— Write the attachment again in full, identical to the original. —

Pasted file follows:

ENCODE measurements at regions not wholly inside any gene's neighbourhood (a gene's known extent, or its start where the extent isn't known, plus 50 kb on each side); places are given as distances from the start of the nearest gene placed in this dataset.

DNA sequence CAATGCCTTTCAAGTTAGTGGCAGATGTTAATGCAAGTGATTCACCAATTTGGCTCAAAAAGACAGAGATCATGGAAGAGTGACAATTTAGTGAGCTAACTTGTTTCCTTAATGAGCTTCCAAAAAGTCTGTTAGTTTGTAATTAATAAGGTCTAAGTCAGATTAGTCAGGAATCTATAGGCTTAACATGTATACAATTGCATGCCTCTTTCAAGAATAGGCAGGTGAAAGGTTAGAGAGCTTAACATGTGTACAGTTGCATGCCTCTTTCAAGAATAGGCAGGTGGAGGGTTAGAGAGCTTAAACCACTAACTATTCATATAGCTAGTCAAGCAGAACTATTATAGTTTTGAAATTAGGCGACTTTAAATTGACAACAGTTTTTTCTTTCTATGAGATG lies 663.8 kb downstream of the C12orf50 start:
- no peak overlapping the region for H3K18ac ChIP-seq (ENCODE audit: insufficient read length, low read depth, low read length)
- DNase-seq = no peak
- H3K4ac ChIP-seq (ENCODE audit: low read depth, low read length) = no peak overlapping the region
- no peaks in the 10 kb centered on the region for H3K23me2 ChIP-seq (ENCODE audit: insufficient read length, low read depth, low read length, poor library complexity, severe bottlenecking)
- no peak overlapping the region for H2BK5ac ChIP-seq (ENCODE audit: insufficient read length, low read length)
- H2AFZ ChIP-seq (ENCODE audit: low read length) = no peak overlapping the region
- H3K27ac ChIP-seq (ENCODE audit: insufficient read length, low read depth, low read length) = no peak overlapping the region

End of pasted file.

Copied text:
ENCODE measurements at regions not wholly inside any gene's neighbourhood (a gene's known extent, or its start where the extent isn't known, plus 50 kb on each side); places are given as distances from the start of the nearest gene placed in this dataset.

DNA sequence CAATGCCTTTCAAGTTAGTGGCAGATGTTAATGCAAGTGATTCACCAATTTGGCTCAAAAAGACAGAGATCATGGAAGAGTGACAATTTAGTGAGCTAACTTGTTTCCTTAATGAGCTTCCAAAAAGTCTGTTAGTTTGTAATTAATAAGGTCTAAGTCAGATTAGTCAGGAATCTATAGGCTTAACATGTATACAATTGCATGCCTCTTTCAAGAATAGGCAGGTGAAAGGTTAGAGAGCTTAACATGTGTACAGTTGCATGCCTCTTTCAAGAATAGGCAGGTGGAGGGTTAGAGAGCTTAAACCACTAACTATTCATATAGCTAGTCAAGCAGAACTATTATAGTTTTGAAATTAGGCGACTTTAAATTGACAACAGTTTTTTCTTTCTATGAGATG lies 663.8 kb downstream of the C12orf50 start:
- no peak overlapping the region for H3K18ac ChIP-seq (ENCODE audit: insufficient read length, low read depth, low read length)
- DNase-seq = no peak
- H3K4ac ChIP-seq (ENCODE audit: low read depth, low read length) = no peak overlapping the region
- no peaks in the 10 kb centered on the region for H3K23me2 ChIP-seq (ENCODE audit: insufficient read length, low read depth, low read length, poor library complexity, severe bottlenecking)
- no peak overlapping the region for H2BK5ac ChIP-seq (ENCODE audit: insufficient read length, low read length)
- H2AFZ ChIP-seq (ENCODE audit: low read length) = no peak overlapping the region
- H3K27ac ChIP-seq (ENCODE audit: insufficient read length, low read depth, low read length) = no peak overlapping the region